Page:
You can plant certain species of tree to make your house look grander!
Trees can do wonders for a yard, and also a house! By using trees in a strategic way, you can reap many benefits, including energy efficiency, noise reduction, natural snow fencing, and much more. Trees attract fun wildlife to watch from your window or porch, as well as, provide shade on hot summer days. But most importantly, trees provide beauty. And since there are so many species of tree suitable for Indiana climates, it is easy to customize a look that truly speaks to your character.
One way to use trees to your advantage in terms of aesthetics is to plant them in specific places in order to make your home look wider, grander, and majestic. Continue reading to learn how you can achieve this natural landscaping illusion.
Which Species To Use
The top recommended species of tree to use to make your house appear wider and bigger is a flowering dogwood. Suggested species include the common flowering dogwood, and the Korean (Kousa) Dogwood. Cornus is a genus of about 30–60 species of woody plants in the family Cornaceae that are suitable for U.S. hardiness zones 5 through 9. They are medium height trees with wide canopies, which are the key features to look for in a tree for this project. Their average mature height is between 15 and 30 feet, with an average canopy width up to 30 feet or more.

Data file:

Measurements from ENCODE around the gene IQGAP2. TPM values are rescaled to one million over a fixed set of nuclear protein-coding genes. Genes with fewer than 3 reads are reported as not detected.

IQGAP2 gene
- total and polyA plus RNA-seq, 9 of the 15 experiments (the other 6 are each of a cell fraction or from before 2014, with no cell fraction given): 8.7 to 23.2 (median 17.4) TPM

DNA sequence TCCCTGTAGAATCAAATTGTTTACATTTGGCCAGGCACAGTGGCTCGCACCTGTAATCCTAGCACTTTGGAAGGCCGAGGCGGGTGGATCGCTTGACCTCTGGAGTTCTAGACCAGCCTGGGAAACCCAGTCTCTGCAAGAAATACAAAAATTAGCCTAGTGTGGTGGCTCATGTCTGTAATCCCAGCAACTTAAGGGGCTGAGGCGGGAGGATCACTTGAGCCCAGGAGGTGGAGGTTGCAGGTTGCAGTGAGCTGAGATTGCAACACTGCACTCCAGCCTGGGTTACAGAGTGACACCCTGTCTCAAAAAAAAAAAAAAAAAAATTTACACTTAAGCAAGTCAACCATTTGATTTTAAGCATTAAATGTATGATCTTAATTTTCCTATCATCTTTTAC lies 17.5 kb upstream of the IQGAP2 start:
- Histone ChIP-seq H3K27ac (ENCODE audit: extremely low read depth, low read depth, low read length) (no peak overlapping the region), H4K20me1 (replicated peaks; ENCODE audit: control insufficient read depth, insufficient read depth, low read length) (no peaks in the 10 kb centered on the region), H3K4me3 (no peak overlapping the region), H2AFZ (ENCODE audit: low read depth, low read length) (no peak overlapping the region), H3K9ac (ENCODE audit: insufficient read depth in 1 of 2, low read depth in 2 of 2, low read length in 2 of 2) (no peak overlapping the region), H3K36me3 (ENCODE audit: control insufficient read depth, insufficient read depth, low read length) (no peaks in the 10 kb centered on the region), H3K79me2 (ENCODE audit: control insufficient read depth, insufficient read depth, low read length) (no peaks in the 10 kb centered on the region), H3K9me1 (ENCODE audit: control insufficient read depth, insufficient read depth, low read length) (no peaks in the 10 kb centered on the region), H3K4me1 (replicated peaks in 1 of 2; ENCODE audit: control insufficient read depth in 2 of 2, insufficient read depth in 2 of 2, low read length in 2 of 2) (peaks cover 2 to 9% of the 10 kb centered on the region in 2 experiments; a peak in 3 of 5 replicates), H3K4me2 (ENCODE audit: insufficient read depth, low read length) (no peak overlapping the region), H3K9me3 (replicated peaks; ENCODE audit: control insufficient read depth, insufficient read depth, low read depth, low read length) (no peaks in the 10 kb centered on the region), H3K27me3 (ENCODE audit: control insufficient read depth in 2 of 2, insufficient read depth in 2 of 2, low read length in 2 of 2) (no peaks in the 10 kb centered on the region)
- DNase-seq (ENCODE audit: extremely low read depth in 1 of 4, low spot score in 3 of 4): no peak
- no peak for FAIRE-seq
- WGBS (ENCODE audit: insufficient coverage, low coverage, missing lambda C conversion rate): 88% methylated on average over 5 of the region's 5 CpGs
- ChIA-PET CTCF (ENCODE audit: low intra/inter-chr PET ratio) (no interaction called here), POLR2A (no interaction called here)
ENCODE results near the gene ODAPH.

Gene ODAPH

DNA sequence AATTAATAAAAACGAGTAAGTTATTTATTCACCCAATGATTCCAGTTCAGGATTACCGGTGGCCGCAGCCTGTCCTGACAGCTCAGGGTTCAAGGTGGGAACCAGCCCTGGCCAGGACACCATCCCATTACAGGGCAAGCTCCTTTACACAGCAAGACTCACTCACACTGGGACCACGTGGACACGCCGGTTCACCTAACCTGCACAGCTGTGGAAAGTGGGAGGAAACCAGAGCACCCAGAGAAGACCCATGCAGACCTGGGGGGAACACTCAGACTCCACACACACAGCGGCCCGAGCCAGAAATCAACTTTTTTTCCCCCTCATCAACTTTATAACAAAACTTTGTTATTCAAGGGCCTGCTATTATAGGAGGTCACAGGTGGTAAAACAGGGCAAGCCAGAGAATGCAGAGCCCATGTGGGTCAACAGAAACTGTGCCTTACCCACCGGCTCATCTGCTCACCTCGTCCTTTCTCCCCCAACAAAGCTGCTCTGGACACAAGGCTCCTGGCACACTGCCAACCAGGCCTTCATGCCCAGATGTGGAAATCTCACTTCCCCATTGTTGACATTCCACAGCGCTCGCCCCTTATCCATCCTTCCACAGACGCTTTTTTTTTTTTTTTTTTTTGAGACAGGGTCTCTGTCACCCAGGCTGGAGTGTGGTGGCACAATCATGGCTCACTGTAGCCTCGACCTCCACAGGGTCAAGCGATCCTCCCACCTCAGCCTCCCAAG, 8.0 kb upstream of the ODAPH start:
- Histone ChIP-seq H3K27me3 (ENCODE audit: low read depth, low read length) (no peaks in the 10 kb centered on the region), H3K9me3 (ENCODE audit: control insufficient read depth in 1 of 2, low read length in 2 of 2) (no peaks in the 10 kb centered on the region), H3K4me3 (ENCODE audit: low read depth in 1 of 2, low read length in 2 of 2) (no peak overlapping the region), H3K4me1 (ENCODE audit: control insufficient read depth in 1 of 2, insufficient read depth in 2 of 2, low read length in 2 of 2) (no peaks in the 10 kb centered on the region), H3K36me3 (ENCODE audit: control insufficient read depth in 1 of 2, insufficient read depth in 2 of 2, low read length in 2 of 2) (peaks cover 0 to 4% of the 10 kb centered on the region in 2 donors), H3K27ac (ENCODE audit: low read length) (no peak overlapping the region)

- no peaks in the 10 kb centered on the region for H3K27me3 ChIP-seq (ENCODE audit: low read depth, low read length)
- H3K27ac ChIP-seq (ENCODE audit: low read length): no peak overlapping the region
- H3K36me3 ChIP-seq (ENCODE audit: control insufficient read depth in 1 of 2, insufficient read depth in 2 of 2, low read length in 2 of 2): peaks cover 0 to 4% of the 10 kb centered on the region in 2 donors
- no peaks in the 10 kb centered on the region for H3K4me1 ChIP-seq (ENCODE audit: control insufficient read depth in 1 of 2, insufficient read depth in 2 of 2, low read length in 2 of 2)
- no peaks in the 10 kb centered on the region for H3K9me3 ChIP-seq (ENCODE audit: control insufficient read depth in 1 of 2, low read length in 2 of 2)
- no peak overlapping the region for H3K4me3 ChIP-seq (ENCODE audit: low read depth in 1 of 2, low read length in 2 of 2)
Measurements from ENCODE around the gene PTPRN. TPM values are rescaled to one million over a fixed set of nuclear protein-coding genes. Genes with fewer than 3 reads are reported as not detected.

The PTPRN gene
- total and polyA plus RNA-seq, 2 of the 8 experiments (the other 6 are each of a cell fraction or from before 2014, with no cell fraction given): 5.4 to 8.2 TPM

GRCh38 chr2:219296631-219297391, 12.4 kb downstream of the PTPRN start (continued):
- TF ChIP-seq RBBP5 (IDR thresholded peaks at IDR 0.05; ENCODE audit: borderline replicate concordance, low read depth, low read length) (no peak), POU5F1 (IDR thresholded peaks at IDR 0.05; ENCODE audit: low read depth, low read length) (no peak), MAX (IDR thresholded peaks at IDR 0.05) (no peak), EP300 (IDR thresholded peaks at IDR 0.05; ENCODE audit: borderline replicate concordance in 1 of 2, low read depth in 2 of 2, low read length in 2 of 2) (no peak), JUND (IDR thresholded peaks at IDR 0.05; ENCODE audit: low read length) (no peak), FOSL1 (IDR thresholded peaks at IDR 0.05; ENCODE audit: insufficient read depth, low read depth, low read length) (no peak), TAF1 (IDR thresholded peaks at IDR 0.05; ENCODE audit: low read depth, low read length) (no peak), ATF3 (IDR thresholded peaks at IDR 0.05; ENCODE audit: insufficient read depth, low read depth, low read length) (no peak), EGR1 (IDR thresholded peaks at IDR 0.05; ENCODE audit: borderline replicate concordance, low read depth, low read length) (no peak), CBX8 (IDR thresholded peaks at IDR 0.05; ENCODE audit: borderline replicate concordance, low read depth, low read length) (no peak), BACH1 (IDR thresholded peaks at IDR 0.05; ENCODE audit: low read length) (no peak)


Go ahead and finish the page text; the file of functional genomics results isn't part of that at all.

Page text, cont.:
Where to Plant Them
If you are trying to make your house look wider, the best spot to plant a Dogwood tree is on each side, in the corner. Choose an area that receives partial shade, as too much sun exposure can jeopardize the tree’s ability to retain sufficient levels of water. Northern and eastern-facing corners that get good morning sun and afternoon shade are perfect spots for a flowering dogwood.
If you do not have a spot that provides these conditions, you can choose a south or west-facing spot that gets shad in the afternoon by adjacent trees or structures. When you choose your spot, be sure there is still ample space between the house and the tree. This will give the tree enough room to bloom, without jeopardizing the structural integrity of the siding.